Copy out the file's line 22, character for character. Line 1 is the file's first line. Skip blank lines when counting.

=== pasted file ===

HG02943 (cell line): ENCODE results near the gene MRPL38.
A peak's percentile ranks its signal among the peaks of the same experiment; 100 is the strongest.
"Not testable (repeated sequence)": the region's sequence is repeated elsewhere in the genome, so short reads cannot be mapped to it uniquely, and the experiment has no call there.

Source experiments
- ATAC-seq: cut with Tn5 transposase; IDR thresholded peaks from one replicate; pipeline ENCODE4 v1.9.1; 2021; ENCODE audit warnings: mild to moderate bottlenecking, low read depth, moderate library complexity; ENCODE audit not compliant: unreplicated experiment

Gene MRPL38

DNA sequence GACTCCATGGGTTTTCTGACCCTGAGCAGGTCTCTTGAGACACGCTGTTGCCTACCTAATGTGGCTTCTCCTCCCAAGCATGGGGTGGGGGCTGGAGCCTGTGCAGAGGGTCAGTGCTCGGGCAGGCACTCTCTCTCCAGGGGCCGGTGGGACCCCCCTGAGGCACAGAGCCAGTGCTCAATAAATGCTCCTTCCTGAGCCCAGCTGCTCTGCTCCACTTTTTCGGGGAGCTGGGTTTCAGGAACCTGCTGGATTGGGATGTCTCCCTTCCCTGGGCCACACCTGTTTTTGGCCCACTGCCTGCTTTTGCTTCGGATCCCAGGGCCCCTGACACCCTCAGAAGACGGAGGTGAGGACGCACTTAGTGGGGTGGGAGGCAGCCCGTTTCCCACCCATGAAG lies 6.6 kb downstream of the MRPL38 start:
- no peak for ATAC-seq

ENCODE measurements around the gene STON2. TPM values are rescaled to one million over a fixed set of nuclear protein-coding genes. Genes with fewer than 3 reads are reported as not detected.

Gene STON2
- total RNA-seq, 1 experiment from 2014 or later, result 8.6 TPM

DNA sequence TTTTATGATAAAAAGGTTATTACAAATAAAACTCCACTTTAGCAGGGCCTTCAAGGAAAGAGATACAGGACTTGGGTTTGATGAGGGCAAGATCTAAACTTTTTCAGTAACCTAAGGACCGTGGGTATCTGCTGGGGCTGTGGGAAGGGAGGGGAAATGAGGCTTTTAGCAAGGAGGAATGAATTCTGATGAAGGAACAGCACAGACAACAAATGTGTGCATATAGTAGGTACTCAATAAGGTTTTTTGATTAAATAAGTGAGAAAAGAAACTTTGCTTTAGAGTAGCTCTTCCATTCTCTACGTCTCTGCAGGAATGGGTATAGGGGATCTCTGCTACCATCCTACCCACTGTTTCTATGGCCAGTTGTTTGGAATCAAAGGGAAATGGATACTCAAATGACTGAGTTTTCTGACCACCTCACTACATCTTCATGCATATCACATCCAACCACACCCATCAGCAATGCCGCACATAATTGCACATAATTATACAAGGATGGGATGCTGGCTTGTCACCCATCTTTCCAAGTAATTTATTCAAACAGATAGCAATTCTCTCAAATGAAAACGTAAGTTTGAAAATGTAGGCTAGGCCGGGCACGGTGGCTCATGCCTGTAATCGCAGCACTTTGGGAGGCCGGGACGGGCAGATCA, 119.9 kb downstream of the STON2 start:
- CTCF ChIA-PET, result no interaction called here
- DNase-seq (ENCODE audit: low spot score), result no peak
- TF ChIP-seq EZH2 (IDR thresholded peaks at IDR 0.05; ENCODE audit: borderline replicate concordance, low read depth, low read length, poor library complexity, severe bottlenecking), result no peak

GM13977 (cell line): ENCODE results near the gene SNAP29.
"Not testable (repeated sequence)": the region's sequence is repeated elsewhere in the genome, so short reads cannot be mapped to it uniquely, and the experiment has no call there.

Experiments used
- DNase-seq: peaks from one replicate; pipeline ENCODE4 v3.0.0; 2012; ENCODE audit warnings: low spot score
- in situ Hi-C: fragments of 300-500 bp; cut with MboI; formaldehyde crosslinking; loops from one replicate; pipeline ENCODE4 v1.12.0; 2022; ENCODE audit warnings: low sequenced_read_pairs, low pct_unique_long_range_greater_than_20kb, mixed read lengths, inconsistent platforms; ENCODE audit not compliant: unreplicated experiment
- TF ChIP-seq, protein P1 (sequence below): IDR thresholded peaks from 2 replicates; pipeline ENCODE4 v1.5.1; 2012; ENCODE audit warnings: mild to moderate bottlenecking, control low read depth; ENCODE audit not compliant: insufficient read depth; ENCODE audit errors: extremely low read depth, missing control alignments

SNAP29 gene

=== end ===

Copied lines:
SNAP29 gene